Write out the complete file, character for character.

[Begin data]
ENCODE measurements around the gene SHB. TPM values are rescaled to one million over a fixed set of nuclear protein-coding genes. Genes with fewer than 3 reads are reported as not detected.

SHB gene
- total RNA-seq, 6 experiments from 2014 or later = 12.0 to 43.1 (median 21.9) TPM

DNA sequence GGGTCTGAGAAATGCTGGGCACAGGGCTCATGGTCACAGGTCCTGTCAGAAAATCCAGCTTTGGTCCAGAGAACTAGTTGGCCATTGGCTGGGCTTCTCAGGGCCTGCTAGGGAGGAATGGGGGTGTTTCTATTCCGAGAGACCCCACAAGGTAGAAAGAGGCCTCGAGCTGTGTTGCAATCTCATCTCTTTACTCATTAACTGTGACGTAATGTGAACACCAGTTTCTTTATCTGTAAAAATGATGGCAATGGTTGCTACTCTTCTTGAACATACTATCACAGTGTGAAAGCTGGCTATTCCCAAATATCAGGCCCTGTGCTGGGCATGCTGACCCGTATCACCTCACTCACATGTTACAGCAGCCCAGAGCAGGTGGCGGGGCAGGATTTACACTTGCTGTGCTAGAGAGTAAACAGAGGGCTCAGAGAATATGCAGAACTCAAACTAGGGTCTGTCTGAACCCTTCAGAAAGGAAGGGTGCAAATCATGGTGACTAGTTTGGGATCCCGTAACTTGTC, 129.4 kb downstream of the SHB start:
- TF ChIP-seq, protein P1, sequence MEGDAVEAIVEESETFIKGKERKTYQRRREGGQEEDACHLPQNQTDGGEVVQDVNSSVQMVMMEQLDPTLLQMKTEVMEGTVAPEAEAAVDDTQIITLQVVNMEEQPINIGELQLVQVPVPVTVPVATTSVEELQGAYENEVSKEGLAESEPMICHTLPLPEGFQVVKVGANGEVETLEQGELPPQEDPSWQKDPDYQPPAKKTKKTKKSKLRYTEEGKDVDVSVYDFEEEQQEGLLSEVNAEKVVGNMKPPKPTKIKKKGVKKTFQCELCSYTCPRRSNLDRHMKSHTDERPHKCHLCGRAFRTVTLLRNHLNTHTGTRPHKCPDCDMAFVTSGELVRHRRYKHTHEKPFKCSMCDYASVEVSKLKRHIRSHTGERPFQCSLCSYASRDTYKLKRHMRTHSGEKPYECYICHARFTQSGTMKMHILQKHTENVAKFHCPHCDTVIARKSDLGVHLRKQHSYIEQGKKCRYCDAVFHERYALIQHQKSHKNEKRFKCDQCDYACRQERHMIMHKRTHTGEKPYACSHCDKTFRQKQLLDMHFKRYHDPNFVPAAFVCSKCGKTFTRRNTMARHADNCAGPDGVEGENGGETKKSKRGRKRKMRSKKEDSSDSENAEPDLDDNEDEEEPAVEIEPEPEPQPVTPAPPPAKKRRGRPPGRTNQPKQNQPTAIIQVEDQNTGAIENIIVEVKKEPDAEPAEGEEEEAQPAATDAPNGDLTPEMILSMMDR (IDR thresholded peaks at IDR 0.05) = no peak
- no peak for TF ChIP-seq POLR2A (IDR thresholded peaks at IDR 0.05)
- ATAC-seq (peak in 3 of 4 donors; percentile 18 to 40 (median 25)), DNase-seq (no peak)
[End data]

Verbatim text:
ENCODE measurements around the gene SHB. TPM values are rescaled to one million over a fixed set of nuclear protein-coding genes. Genes with fewer than 3 reads are reported as not detected.

SHB gene
- total RNA-seq, 6 experiments from 2014 or later = 12.0 to 43.1 (median 21.9) TPM

DNA sequence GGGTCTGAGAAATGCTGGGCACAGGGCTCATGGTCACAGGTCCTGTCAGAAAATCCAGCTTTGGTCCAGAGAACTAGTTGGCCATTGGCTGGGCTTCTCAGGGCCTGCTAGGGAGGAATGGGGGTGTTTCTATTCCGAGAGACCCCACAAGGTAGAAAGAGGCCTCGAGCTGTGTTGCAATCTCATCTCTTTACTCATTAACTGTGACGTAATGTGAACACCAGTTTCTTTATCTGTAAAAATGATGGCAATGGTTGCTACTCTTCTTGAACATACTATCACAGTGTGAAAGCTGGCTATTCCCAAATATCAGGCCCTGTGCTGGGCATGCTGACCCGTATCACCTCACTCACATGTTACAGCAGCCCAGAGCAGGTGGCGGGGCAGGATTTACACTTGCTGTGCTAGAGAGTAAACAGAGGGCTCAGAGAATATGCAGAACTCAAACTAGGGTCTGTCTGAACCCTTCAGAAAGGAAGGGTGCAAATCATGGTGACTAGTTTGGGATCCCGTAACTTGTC, 129.4 kb downstream of the SHB start:
- TF ChIP-seq, protein P1, sequence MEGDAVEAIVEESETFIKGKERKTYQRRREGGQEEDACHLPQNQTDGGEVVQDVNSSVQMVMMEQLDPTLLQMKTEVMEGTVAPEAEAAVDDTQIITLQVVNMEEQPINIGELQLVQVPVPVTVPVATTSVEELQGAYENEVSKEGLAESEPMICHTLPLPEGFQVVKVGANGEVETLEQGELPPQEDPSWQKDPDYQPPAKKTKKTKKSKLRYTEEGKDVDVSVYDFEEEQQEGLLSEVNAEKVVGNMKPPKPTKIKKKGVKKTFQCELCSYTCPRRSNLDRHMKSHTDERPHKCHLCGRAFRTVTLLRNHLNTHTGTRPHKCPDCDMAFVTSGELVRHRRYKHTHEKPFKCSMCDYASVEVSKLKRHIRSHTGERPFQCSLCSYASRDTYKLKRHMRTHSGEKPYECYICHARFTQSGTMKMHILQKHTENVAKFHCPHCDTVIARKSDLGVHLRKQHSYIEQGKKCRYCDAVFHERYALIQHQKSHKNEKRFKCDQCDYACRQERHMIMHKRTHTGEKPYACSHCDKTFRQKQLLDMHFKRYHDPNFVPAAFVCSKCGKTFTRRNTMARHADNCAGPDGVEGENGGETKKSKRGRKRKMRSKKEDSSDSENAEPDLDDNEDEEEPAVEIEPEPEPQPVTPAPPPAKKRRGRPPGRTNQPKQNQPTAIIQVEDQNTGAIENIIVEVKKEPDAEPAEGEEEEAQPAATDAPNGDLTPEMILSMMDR (IDR thresholded peaks at IDR 0.05) = no peak
- no peak for TF ChIP-seq POLR2A (IDR thresholded peaks at IDR 0.05)
- ATAC-seq (peak in 3 of 4 donors; percentile 18 to 40 (median 25)), DNase-seq (no peak)